The most frequent use of this word is in Revelation (cf. Revelation 4:10; 9:20; 11:1; 13:8, 12, 15; 14:7, 11; 15:4; 19:10; 22:8). You will notice that most of these verses are talking about how God is honored in heaven by His people. If we cannot acknowledge God as our one and only master here, we will never be allowed to worship Him there!
The next common word translated worship in the New Testament (sebo) means to stand in awe, to be devout, pious, to adore. The term is used of proselytes (Acts 13:43; 16:14; 18:7; 13:50; 17:4, 17), converts to Judaism from the Gentile world, in reference to their faithfulness. When you see what a Gentile had to give up to fully embrace the Law of Moses it certainly says something about their faith!
Interestingly, this is the word Jesus uses for His rebuke of supposedly religious people who teach human beliefs rather than Godly doctrine. Matthew 15:9 and Mark 7:7 both show Jesus citing them as fulfilling Isaiah’s prophecy of vain or useless worship.
The word is also used by Jews that rejected Jesus in an accusation against Paul (Acts 18:13) that he was persuading people to dishonor rather than honor God. Then in Acts 19:17 its used by the pagan silversmith Demetrius to accuse Paul of causing people to not worship the false goddess Artemis. Apparently, when you worship God in His way you will catch criticism from all sides for not pleasing them rather than God!
There’s one other word that’s used several times that we also need to look at. In Romans 12:1 Paul says, Therefore I urge you, brethren, by the mercies of God, to present your bodies a living and holy sacrifice, acceptable to God, which is your spiritual service of worship. The word (latreia) Paul uses is frequently translated as service or work. It is used to refer to both the duties, work of a slave and for the work of priests in offering sacrifices and other parts of a worship service. Paul is clearly saying that a part of our worship of God involves giving ourselves completely to God for His use.
The writer of Hebrews uses this word (Hebrews 9:6) to refer to the physical acts of worship of the Jewish Priests of the Temple, Now when these things have been so prepared, the priests are continually entering the outer tabernacle performing the divine worship. But there’s one other use that is important to appreciate, too.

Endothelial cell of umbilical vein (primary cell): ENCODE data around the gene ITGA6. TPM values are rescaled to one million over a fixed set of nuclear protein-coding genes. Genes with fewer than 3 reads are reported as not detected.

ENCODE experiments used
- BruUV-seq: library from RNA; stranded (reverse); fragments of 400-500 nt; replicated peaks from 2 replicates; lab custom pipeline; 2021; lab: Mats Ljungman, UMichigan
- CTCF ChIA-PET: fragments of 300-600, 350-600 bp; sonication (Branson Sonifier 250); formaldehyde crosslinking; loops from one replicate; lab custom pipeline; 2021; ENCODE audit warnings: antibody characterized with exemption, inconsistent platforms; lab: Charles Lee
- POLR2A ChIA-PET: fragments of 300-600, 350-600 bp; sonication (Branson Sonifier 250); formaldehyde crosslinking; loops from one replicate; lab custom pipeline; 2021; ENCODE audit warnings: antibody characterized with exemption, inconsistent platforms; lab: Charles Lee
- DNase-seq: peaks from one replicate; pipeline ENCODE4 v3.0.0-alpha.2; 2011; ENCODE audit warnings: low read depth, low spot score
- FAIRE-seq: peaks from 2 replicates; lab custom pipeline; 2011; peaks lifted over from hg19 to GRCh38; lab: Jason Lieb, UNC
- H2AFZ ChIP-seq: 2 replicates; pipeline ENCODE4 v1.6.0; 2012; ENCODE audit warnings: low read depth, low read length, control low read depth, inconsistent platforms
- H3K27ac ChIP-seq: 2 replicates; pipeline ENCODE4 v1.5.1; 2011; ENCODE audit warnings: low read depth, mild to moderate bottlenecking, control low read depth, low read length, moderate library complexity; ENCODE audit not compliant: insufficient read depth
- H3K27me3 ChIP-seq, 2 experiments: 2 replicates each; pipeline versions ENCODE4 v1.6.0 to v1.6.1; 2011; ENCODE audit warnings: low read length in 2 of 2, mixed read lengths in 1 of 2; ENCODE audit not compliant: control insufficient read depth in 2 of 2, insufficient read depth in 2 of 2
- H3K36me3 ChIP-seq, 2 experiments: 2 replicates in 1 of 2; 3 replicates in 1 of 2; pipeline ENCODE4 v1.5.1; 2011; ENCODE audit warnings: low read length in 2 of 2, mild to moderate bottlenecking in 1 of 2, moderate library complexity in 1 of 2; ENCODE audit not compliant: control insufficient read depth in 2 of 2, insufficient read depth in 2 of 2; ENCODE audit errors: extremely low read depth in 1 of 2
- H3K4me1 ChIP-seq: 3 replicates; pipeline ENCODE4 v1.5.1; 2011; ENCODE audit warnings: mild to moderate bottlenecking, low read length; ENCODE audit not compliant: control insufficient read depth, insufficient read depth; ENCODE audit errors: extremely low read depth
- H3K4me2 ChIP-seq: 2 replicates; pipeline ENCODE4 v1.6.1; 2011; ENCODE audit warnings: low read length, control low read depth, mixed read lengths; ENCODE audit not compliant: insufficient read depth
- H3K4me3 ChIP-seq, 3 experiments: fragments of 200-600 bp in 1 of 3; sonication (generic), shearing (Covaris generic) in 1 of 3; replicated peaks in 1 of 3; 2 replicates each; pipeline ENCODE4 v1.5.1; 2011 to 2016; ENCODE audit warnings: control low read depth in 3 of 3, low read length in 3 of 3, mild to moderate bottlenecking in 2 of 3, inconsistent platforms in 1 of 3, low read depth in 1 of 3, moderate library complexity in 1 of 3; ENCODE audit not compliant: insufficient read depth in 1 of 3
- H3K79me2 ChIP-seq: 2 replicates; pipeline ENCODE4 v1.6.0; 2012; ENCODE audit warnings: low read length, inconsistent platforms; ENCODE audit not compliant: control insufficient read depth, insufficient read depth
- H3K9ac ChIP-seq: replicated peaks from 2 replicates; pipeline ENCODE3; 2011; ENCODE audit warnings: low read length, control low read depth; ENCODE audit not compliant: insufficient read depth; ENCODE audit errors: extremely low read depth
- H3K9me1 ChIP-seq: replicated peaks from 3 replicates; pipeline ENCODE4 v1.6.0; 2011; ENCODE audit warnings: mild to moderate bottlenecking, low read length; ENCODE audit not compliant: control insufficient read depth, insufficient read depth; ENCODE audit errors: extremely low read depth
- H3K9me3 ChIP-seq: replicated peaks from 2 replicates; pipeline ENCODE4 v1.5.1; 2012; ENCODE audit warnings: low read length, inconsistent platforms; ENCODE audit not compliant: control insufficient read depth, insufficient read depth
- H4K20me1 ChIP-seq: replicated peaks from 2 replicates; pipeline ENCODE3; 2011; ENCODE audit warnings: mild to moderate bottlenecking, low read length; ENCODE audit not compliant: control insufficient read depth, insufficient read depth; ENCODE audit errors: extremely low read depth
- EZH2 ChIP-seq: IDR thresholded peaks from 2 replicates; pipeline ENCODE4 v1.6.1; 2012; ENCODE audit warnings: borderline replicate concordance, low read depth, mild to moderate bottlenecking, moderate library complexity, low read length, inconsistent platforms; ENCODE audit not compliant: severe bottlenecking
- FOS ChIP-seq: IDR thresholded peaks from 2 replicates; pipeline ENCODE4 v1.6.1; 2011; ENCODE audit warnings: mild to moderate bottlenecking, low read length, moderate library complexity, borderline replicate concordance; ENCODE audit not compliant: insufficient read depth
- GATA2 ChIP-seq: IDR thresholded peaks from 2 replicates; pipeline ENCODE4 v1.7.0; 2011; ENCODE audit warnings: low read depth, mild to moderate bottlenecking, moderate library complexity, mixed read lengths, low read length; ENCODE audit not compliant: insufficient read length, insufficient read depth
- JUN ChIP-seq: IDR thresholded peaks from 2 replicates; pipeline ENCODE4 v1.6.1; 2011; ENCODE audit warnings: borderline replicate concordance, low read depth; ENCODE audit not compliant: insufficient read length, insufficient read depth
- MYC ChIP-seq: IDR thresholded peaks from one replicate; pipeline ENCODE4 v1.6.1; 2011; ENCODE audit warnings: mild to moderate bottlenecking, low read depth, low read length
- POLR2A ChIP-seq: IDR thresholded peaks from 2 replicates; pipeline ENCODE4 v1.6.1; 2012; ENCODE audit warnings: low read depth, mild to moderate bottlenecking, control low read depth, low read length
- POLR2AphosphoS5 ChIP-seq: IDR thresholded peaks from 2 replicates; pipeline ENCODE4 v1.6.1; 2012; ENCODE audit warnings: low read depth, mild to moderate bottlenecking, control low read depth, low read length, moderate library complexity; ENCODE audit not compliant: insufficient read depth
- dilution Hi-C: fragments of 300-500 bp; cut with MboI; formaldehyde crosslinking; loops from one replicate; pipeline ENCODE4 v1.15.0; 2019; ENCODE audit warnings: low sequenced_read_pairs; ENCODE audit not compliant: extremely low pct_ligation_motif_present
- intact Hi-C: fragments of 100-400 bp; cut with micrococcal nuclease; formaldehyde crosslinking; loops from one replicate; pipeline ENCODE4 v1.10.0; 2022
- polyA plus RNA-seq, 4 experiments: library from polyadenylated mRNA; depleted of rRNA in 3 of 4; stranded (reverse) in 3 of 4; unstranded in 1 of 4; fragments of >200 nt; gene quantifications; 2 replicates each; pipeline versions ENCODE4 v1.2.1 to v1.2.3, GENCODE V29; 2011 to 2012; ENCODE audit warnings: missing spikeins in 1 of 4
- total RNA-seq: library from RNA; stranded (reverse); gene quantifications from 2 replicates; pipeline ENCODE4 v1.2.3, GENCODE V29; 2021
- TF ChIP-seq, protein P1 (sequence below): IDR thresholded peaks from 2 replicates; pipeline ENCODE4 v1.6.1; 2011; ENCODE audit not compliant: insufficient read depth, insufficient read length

One of the foolish things we are sometimes told by so-called Christians (those who have no wish to actually obey God), is that there really is NOT any pattern of worship in the
New Testament. It ought to be considered such a ridiculous argument that we immediately switch off even listening to it. But sadly, many do not do so.
So, is there really anything that God expects us to do as worship to Him? Or are we really free to make up anything we wish and claim it’s okay with God? As foolish as that seems to obviously be (God’s never, ever, suggested that people do as they please to serve Him), some will still claim that there are no regulations, no rules of how to worship God either in our assemblies or in our lives.
Well, as always, the most important voice to listen to is God. Read Hebrews 9. It begins with these words in verse 1: Now even the first covenant had regulations of divine worship and the earthly sanctuary. The writers lesson is about the fact that regulations, rules of how to serve God are always a part of serving God. Now he’s going to talk about the specific work of Jesus, but he’s left us with a reminder that God has always had things that have to be done in the right way, at the right time.
In a very real sense, you are not worshiping God unless you give Him your all. It can never be a grudging; here I’ll follow You if that’s what I have to do. We must honor Him with all of our heart, soul, mind and strength. And we have to follow his rules, obey Him rather than sin, self and Satan. Nothing less is true worship by God’s definition… and that is all that matters!
—Lester P. Bagley